The yak is a herd animal found in the mountainous regions of central Asia. It is a large shaggy ox with humped shoulders. It lives on high land, mostly in the part of China called Tibet. For centuries the people of Tibet have tamed yaks to use as work animals and as a source of food. The yak is related to cattle, buffalo, and bison. The domestic yak (Bos grunniens) is a long-haired domesticated bovid found throughout the Himalayan region of the Indian subcontinent, the Tibetan Plateau, Northern Myanmar, Yunnan, Sichuan and as far north as Mongolia and Siberia. The wild yak (Bos mutus) is a large wild bovid native to the Himalayas. In China, where they are known as “hairy cattle,” yaks are heavily fringed with long black hair over a shorter blackish or brown undercoat that can keep them warm to –40 °C (−40 °F). Color in domesticated yaks is more variable, and white splotches are common. Like bison (genus Bison), the head droops before high massive shoulders; horns are 80 cm (30 inches) long in the males, 50 cm in females.
The English word “yak” is a loan originating from Tibetan: གཡག་, Wylie: g.yag. In Tibetan and Balti it refers only to the male of the species, the female being called Tibetan: འབྲི་, Wylie: ‘bri or Tibetan: གནག, Wylie: g.nag in Tibetan and Tibetan: ཧཡག་མོ་, Wylie: hYag-mo in Balti. In English, as in most other languages that have borrowed the word, “yak” is usually used for both sexes, with “bull” or “cow” referring to each sex separately. It is not known with certainty when yaks were domesticated, although it is likely that they were first bred as beasts of burden for the caravans of Himalayan trade routes. Yaks’ lung capacity is about three times that of cattle, and they have more and smaller red blood cells, improving the blood’s ability to transport oxygen. Domesticated yaks number at least 12 million and were bred for tractability and high milk production. Yaks are also used for plowing and threshing, as well as for meat, hides, and fur. The dried dung of the yak is the only obtainable fuel on the treeless Tibetan plateau. The yak lives in cold places with few plants. Sometimes it has to roam a long way to find enough grass to eat. They have long shaggy hair that covers their bodies that keep them warm and dry. Yak also needs a lot of water. In winter it often eats snow.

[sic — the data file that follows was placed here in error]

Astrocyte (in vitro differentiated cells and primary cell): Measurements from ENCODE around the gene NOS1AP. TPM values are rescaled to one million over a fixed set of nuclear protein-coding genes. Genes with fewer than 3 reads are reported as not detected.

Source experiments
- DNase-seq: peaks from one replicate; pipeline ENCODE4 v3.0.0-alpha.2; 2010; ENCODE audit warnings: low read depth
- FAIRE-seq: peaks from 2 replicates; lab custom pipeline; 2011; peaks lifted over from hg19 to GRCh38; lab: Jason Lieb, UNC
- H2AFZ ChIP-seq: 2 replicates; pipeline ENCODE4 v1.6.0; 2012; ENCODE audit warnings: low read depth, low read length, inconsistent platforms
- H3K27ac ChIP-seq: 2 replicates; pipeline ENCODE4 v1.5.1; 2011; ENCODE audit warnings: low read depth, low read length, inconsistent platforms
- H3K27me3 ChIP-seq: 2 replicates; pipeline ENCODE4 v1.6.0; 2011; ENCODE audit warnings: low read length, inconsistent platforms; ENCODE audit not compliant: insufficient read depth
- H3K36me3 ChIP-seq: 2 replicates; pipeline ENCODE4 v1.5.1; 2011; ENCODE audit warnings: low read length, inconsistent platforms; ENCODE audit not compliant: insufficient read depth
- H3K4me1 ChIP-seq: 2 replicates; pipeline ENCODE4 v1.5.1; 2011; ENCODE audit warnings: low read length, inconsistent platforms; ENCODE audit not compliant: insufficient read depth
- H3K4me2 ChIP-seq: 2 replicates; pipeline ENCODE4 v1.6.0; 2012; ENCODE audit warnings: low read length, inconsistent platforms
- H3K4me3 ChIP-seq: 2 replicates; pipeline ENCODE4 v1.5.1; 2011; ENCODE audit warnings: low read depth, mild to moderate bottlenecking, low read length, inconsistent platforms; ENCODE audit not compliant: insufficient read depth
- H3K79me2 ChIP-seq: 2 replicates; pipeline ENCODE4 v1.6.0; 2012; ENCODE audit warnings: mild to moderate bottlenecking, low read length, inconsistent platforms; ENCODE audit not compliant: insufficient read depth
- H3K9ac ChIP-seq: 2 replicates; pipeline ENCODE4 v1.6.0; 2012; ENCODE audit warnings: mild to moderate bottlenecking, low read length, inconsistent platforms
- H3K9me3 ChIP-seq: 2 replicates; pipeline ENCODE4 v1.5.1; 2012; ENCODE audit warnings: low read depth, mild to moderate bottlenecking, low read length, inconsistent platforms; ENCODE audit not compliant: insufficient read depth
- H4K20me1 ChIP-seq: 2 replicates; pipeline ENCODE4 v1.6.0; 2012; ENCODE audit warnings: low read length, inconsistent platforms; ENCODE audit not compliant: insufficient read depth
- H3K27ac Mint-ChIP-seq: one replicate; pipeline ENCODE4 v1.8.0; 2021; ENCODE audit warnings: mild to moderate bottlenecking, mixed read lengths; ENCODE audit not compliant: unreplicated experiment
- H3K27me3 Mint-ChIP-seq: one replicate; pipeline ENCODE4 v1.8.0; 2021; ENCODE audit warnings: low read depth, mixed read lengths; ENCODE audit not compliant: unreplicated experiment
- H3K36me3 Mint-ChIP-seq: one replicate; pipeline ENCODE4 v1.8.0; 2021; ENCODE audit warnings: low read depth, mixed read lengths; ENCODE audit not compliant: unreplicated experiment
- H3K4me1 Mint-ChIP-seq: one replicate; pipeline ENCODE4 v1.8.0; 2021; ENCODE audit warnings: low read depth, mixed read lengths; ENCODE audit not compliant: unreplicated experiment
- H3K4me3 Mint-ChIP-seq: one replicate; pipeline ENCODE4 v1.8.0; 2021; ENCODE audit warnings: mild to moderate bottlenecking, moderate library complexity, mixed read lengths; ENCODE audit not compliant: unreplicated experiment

Some yaks live in the wild, but they are very rare. Wild yaks have blackish-brown hair and large horns. Wild males may weigh up to 2,200 pounds (1,000 kilograms). Females are smaller. Wild yaks live in herds made up of females and young animals. Adult males live alone or in smaller groups. Domestic, or tamed, yaks are much smaller than wild yaks. They can be red, brown, black, or black and white. They have smaller horns than wild yaks. Some domestic yaks have no horns. The species was originally designated as Bos grunniens (“grunting ox”) by Linnaeus in 1766, but this name is now generally considered to refer only to the domesticated form of the animal, with Bos mutus (“mute ox”) being the preferred name for the wild species. Although some authors still consider the wild yak to be a subspecies, Bos grunniens mutus, the ICZN made an official ruling in 2003 permitting the use of the name Bos mutus for wild yaks, and this is now the more common usage. Except where the wild yak is considered as a subspecies of Bos grunniens, there are no recognized subspecies of yak. People use yaks for carrying and pulling heavy loads. Yaks are also kept for their meat and milk. The hair is used to make rope and cloth. The skin is used for caps, coats, and blankets.